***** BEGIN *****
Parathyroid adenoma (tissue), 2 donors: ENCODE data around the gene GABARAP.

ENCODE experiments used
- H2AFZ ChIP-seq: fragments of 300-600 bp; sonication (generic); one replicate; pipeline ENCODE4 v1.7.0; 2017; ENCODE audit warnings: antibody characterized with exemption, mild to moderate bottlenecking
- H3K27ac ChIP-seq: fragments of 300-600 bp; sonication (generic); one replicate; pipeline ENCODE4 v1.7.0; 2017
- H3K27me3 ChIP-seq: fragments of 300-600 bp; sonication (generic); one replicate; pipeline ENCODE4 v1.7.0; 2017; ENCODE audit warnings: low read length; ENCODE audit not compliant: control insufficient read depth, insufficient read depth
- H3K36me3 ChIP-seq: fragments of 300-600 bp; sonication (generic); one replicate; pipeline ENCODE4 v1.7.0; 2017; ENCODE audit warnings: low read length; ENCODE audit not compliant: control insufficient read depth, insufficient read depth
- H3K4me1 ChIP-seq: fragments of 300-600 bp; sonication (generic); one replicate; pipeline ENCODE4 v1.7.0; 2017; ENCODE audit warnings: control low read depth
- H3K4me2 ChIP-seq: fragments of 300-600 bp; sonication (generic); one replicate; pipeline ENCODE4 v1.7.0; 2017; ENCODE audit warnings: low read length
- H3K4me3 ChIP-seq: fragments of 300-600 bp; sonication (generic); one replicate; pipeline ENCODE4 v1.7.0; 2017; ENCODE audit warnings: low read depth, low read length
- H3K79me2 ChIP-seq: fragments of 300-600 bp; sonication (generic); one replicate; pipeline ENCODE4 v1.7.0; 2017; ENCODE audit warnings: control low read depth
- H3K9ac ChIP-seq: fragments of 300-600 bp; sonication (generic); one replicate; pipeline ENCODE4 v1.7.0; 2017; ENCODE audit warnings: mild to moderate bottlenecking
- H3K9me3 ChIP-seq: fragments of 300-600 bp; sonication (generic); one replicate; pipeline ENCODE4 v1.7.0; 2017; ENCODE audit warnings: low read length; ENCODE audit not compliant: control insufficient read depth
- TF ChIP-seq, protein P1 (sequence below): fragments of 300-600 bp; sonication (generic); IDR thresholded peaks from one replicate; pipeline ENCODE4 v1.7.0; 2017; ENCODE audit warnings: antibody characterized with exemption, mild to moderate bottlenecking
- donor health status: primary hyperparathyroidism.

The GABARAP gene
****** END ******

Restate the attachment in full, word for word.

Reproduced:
Parathyroid adenoma (tissue), 2 donors: ENCODE data around the gene GABARAP.

ENCODE experiments used
- H2AFZ ChIP-seq: fragments of 300-600 bp; sonication (generic); one replicate; pipeline ENCODE4 v1.7.0; 2017; ENCODE audit warnings: antibody characterized with exemption, mild to moderate bottlenecking
- H3K27ac ChIP-seq: fragments of 300-600 bp; sonication (generic); one replicate; pipeline ENCODE4 v1.7.0; 2017
- H3K27me3 ChIP-seq: fragments of 300-600 bp; sonication (generic); one replicate; pipeline ENCODE4 v1.7.0; 2017; ENCODE audit warnings: low read length; ENCODE audit not compliant: control insufficient read depth, insufficient read depth
- H3K36me3 ChIP-seq: fragments of 300-600 bp; sonication (generic); one replicate; pipeline ENCODE4 v1.7.0; 2017; ENCODE audit warnings: low read length; ENCODE audit not compliant: control insufficient read depth, insufficient read depth
- H3K4me1 ChIP-seq: fragments of 300-600 bp; sonication (generic); one replicate; pipeline ENCODE4 v1.7.0; 2017; ENCODE audit warnings: control low read depth
- H3K4me2 ChIP-seq: fragments of 300-600 bp; sonication (generic); one replicate; pipeline ENCODE4 v1.7.0; 2017; ENCODE audit warnings: low read length
- H3K4me3 ChIP-seq: fragments of 300-600 bp; sonication (generic); one replicate; pipeline ENCODE4 v1.7.0; 2017; ENCODE audit warnings: low read depth, low read length
- H3K79me2 ChIP-seq: fragments of 300-600 bp; sonication (generic); one replicate; pipeline ENCODE4 v1.7.0; 2017; ENCODE audit warnings: control low read depth
- H3K9ac ChIP-seq: fragments of 300-600 bp; sonication (generic); one replicate; pipeline ENCODE4 v1.7.0; 2017; ENCODE audit warnings: mild to moderate bottlenecking
- H3K9me3 ChIP-seq: fragments of 300-600 bp; sonication (generic); one replicate; pipeline ENCODE4 v1.7.0; 2017; ENCODE audit warnings: low read length; ENCODE audit not compliant: control insufficient read depth
- TF ChIP-seq, protein P1 (sequence below): fragments of 300-600 bp; sonication (generic); IDR thresholded peaks from one replicate; pipeline ENCODE4 v1.7.0; 2017; ENCODE audit warnings: antibody characterized with exemption, mild to moderate bottlenecking
- donor health status: primary hyperparathyroidism.

The GABARAP gene